With no information on the river, the Senecel was the most mysterious section of the route which made progress excitingly uncertain. As we watchfully approached, the outflow modestly spilled over an apron of Precambrian rock into the Romaine’s Lac Anderson. From first glance we were optimistic that tracking our boat would be the best option, but as we started the ascent we quickly realized that this would not be possible. The slow moving current rapidly evolved into an alder choked river that forcefully pushed through a sequence of narrow drops and ledges. We prepared our boats and packs for an over-land portage. Although not long, the trek was treacherous. Every step required the need for complete concentration and focus as we navigated through an entanglement of densely packed fallen spruce and birch trees. The forest floor was made up of loose rocks and holes hidden below a foamy pale green carpet of caribou moss which tempted to give way with every step.
As we slowly made our way upriver carrying around sets of impassible rapids, the plateau that we became so familiar with over the past two weeks slowly began to give way to the ancient crests of the Laurentian mountain range. As the landscape shifted, the river began to open up into a sequence of tannin-rich shallow lakes and navigable current allowing us to track our boat up-stream and over the final height-of-land. With a day to spare, we awaited the boy’s arrival on Lac Uatnakantuk.
The arrival of Alex and Eric brought a surge of energy to the team as we prepared for the second half of the journey. Unlike Matt and I who were eased into the trip, Alex and Eric were starting at the most technical part of the route. The upper 50 kilometres of the Aguanish is marked with many continuous rapids that forcefully tumble down the boulder-strewn river. Many sets that would have been navigable in higher water had to be meticulously negotiated using ropes as we waded through knee-deep current. Progress was painfully sluggish and for the first week we often wondered if we would ever get off the river, at times travelling as little as 5 kilometres a day.
With patience and persistence, the river steadily gained volume as the branches of the upper Aguanish converged into a significant watercourse channeling into a deep river valley that funnels into a torrent of chutes and waterfalls. We would often have to choose to line our boats through perilous sections of white-water or portage our gear across the gnarled countryside. During these hard days I was often humbled by the incredible stamina and endurance of the indigenous and past travelers who journeyed these lands for their livelihood.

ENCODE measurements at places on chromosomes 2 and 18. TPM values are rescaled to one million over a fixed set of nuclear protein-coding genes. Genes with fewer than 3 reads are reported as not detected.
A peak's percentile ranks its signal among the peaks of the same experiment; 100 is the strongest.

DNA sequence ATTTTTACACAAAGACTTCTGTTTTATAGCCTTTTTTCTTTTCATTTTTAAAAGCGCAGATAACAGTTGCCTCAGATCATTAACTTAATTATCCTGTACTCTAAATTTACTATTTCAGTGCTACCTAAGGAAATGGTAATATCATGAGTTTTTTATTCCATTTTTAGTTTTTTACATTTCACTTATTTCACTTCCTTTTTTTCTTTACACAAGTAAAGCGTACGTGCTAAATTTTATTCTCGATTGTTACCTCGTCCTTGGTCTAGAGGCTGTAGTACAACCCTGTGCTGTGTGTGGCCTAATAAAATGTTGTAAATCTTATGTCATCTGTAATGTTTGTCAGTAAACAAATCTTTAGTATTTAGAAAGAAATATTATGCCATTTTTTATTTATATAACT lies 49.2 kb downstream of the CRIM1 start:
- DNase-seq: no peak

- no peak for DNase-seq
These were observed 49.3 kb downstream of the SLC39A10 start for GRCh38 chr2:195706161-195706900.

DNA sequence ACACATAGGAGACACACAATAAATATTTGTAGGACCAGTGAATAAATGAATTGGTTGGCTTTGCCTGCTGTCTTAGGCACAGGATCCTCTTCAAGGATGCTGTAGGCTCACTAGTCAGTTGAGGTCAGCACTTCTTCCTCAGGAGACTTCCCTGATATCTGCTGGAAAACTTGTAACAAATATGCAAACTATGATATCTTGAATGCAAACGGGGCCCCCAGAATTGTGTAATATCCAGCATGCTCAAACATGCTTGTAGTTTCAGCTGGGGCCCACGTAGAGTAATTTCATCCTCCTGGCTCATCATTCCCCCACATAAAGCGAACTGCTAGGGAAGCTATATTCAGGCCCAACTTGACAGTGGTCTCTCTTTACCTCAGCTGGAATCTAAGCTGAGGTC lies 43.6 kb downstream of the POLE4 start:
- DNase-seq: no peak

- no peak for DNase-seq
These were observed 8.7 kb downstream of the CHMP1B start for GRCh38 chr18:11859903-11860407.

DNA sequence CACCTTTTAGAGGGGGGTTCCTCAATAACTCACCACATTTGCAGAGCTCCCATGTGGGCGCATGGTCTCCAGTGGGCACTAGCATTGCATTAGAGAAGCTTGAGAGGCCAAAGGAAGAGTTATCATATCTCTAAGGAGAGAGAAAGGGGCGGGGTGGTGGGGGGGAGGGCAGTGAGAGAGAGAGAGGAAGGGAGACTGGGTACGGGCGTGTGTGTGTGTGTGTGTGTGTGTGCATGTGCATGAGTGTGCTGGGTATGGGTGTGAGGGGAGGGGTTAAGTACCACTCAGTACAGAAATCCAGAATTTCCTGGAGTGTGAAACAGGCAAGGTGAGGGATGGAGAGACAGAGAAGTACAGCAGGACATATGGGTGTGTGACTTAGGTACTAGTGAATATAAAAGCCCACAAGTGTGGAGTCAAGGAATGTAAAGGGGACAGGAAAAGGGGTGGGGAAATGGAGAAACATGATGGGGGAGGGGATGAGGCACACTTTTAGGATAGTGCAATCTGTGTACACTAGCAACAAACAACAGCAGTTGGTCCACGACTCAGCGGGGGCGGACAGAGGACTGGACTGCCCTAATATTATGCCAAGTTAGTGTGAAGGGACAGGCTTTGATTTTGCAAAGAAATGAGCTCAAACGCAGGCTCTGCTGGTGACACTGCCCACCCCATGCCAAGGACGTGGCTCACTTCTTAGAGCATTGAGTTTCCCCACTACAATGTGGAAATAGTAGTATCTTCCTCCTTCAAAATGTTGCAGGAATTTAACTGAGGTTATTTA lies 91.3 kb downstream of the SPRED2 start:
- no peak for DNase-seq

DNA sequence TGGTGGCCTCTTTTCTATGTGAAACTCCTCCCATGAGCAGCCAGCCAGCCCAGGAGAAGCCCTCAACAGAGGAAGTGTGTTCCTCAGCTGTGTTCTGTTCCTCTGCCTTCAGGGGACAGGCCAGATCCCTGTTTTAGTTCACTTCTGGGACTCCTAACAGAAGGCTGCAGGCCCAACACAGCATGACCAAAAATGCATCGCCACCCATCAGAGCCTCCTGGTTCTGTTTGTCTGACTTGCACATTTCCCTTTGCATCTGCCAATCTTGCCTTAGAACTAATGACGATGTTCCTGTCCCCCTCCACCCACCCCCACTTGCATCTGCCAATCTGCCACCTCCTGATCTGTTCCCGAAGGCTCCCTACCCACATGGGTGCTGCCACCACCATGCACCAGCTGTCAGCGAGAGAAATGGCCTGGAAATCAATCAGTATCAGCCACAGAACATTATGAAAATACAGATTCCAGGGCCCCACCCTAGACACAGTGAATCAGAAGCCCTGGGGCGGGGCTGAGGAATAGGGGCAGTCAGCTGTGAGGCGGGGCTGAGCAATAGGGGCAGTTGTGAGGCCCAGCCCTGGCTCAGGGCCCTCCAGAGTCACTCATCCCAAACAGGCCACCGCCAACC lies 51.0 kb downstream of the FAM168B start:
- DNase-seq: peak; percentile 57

The landscape was a true balance of power and grace as we descended the Aguanish. The exhilarating sections of white-water intermittently softened to a meander as the river cut through deep stratified sand dunes laid down by the historic Laurentide ice sheet. The strong contrast of rock and sand kept things interesting as we never knew what was going to be around each river bend.
As our time on the Aguanish was nearing the end, our physical and mental fortitude was put to the ultimate test as we approached the “Canyon de le Grande Chute” – a daunting 1 kilometre canyon holding a sequence of strong rapids and waterfalls. The canyon’s walls rise about 40 m above the water, cresting with thick trees and a sheer cliff that extends beyond the river. Historically the Aguanish trappers used to take a route that skirted the mountain on river-right which would be our best option if we could find their trail. Lucky for us it didn’t take long to discover remnants of an old cedar strip canoe and a rubber boot sunken in the moss. Though, unlucky for us, after an exhaustive search this was all that we found. The densely packed forest had undergone significant change since the Aguanish trappers used to travel these lands over 50 years ago. Years of harsh weather may have altered the succession of the forest enough to cause regrowth of young spruce and underbrush. After much consideration, we concluded that if any trail existed, it had been erased by time. The bleak realization started to sink in that we would be forced to forge our own route across the heavily forested mountain. On day 25 as the daylight dwindled, we set up camp for the night on the mountainside. It was a quiet evening as we mentally and physically prepared for the unknown that lay ahead.
The portage over the mountain took two labour intensive days to cover a mere 2.2 kms by blazing trail and hauling gear through the steep and uneven terrain. We would often get “cliffed out” by the steep rock walls and gullies that would force us far and wide of the river. We traveled at a snail’s pace of 75 meter/hour and by late into the second day we emerged on the other side elated, albeit battered and bruised from the mountain. The portage was appropriately named Folsom Prison, as a tribute to Johnny Cash’s iconic blues single.
After a month of wilderness travel through the blissful array of landscapes and challenges, the familiar drone of an outboard motor echoed in the distance as we approached the small coastal village of Aguanish. We were enthusiastically welcomed by locals who had caught wind of our expedition and bestowed us with a smoked salmon and lots of horn honking. As we unloaded our canoes for the final time, with a heavy heart I looked back up river. Our 620 km journey through the heart of Canada’s land of big hydro and wild rivers was a testament to why this region is cherished by many for both its majestic beauty and raw power.